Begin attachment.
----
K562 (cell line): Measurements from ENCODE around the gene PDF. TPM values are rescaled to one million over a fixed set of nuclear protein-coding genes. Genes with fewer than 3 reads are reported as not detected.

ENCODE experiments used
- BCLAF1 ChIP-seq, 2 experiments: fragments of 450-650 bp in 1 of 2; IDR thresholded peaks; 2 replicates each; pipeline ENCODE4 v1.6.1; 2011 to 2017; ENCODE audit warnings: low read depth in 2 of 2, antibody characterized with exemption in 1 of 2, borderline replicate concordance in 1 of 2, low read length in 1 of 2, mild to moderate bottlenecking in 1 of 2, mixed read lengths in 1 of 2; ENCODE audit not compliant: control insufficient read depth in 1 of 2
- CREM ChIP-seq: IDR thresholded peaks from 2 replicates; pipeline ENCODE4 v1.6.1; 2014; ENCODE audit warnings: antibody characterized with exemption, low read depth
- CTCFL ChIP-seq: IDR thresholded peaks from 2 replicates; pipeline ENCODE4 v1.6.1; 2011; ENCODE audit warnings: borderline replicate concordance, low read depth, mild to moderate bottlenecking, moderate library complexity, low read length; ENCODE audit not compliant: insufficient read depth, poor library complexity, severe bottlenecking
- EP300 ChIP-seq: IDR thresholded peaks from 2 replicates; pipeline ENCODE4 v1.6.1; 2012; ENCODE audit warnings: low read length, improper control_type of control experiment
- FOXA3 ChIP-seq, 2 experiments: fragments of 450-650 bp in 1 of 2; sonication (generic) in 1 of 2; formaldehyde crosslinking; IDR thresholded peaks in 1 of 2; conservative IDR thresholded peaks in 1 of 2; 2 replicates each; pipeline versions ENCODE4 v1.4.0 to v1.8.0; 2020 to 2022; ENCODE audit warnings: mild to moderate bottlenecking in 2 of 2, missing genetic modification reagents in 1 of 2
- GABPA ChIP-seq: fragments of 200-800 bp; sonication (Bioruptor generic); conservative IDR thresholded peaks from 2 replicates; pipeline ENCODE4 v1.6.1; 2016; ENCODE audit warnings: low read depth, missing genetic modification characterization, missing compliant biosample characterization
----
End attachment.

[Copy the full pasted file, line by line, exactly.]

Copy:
K562 (cell line): Measurements from ENCODE around the gene PDF. TPM values are rescaled to one million over a fixed set of nuclear protein-coding genes. Genes with fewer than 3 reads are reported as not detected.

ENCODE experiments used
- BCLAF1 ChIP-seq, 2 experiments: fragments of 450-650 bp in 1 of 2; IDR thresholded peaks; 2 replicates each; pipeline ENCODE4 v1.6.1; 2011 to 2017; ENCODE audit warnings: low read depth in 2 of 2, antibody characterized with exemption in 1 of 2, borderline replicate concordance in 1 of 2, low read length in 1 of 2, mild to moderate bottlenecking in 1 of 2, mixed read lengths in 1 of 2; ENCODE audit not compliant: control insufficient read depth in 1 of 2
- CREM ChIP-seq: IDR thresholded peaks from 2 replicates; pipeline ENCODE4 v1.6.1; 2014; ENCODE audit warnings: antibody characterized with exemption, low read depth
- CTCFL ChIP-seq: IDR thresholded peaks from 2 replicates; pipeline ENCODE4 v1.6.1; 2011; ENCODE audit warnings: borderline replicate concordance, low read depth, mild to moderate bottlenecking, moderate library complexity, low read length; ENCODE audit not compliant: insufficient read depth, poor library complexity, severe bottlenecking
- EP300 ChIP-seq: IDR thresholded peaks from 2 replicates; pipeline ENCODE4 v1.6.1; 2012; ENCODE audit warnings: low read length, improper control_type of control experiment
- FOXA3 ChIP-seq, 2 experiments: fragments of 450-650 bp in 1 of 2; sonication (generic) in 1 of 2; formaldehyde crosslinking; IDR thresholded peaks in 1 of 2; conservative IDR thresholded peaks in 1 of 2; 2 replicates each; pipeline versions ENCODE4 v1.4.0 to v1.8.0; 2020 to 2022; ENCODE audit warnings: mild to moderate bottlenecking in 2 of 2, missing genetic modification reagents in 1 of 2
- GABPA ChIP-seq: fragments of 200-800 bp; sonication (Bioruptor generic); conservative IDR thresholded peaks from 2 replicates; pipeline ENCODE4 v1.6.1; 2016; ENCODE audit warnings: low read depth, missing genetic modification characterization, missing compliant biosample characterization